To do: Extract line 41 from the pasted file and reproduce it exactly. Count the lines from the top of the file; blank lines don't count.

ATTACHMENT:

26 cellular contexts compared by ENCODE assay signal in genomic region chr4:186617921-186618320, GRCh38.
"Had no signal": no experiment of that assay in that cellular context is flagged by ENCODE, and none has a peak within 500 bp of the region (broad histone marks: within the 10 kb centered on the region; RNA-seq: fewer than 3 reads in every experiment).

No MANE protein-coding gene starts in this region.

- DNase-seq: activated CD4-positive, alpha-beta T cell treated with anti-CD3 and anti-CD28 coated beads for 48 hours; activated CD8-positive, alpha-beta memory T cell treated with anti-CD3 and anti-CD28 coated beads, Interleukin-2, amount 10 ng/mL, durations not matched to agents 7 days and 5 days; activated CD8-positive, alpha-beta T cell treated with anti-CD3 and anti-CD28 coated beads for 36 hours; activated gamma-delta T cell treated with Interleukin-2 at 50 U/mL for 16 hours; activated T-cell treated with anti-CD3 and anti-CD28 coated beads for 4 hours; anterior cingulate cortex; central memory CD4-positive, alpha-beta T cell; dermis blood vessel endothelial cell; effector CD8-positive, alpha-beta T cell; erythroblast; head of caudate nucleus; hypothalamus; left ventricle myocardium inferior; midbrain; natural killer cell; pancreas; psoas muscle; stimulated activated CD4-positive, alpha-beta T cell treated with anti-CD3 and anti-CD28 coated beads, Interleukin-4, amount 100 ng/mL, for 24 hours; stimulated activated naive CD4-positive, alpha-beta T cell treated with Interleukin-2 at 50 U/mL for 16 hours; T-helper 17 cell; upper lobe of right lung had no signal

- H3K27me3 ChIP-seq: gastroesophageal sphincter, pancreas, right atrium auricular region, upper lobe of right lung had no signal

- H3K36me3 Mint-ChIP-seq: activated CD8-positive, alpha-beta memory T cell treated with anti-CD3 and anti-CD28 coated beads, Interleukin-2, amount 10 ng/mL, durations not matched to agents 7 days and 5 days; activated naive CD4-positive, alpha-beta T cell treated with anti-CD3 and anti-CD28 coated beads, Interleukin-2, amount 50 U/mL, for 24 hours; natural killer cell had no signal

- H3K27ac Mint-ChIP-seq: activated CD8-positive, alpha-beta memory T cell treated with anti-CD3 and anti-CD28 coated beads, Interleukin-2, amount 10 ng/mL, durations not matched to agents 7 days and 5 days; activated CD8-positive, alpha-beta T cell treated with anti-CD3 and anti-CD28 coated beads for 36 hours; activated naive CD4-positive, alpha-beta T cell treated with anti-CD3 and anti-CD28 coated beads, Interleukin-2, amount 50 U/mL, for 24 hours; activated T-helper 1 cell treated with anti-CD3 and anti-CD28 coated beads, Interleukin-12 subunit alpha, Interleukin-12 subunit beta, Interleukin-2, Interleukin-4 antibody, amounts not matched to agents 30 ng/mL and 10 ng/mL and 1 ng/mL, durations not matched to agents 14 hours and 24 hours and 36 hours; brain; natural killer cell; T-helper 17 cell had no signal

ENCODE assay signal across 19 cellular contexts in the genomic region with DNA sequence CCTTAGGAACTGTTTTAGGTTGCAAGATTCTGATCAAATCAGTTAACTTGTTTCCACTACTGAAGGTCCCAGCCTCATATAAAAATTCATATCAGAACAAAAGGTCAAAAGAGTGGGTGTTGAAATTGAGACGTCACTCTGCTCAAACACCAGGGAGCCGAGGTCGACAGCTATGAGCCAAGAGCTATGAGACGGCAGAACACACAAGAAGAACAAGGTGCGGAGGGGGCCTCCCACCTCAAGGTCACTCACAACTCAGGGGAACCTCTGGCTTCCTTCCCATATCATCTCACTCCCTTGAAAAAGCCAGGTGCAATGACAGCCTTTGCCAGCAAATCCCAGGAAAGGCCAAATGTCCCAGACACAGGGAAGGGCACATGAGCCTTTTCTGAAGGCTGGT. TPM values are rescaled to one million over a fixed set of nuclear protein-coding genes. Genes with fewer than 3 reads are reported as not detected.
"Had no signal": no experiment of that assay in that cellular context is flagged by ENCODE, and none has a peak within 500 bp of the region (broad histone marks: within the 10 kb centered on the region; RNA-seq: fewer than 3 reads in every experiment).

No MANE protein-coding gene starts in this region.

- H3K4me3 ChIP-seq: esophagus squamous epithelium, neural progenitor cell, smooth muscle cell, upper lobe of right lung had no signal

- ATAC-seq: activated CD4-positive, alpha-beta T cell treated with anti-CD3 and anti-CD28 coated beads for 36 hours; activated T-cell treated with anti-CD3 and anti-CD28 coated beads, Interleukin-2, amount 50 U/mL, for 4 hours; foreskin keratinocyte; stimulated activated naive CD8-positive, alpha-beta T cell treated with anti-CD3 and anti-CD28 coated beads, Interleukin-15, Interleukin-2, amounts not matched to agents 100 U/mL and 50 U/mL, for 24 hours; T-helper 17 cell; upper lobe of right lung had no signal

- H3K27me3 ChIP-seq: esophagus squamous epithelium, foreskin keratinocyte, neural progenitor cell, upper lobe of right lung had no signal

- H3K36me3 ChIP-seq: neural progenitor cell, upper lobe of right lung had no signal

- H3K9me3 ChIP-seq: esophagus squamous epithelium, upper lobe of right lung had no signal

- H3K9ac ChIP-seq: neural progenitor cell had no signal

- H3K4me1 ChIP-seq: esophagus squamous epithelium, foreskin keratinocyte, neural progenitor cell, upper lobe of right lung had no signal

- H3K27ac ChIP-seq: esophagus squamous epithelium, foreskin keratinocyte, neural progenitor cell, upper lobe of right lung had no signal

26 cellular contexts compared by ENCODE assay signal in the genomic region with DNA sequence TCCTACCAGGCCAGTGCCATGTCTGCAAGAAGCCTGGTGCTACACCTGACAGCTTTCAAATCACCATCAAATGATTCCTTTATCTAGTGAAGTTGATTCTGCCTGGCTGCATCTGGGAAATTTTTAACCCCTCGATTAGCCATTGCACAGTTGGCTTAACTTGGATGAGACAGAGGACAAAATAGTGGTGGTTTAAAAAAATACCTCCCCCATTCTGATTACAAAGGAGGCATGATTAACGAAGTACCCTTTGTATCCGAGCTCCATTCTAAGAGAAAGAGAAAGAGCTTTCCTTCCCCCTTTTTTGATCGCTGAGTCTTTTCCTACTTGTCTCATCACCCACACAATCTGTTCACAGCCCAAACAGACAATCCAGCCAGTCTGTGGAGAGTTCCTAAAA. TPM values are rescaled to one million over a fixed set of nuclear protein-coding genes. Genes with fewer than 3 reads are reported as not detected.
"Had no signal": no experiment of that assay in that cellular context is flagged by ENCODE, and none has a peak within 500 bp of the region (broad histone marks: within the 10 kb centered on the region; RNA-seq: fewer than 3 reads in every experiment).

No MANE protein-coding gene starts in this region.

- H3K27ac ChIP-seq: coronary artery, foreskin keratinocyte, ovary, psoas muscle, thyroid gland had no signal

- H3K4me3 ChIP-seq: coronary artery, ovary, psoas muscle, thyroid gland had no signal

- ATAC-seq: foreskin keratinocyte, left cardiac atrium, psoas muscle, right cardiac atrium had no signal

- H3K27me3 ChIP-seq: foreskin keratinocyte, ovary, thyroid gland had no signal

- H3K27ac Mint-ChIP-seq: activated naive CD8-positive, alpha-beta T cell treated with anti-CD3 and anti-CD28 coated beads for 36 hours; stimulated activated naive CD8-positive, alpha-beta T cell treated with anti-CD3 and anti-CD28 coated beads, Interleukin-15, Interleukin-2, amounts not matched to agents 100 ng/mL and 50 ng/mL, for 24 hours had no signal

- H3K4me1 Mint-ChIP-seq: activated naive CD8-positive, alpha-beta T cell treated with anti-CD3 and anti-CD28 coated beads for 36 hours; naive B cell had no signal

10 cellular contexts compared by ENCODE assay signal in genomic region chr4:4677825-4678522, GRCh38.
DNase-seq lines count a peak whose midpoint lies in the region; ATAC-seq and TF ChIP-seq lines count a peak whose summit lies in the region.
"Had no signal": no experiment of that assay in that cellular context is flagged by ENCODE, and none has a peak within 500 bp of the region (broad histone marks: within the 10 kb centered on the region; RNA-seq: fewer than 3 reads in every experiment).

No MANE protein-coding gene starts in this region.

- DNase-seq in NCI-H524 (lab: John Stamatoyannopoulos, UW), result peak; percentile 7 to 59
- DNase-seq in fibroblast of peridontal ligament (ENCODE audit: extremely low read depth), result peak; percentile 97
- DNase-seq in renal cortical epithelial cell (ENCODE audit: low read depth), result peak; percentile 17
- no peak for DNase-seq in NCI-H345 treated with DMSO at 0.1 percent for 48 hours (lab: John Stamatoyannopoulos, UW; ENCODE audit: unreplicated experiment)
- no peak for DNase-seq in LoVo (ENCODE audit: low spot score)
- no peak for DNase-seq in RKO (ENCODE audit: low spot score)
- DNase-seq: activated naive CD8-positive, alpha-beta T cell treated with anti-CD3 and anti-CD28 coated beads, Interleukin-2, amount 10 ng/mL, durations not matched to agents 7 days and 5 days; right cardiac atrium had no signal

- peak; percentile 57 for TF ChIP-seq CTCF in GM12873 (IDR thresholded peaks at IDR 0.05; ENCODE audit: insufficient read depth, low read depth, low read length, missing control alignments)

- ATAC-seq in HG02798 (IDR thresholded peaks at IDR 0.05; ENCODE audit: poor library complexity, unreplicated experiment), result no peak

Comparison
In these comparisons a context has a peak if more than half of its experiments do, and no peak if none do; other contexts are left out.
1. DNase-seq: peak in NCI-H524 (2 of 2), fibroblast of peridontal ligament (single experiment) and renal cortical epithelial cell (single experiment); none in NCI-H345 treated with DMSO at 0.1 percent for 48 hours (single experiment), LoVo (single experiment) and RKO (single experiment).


Comparison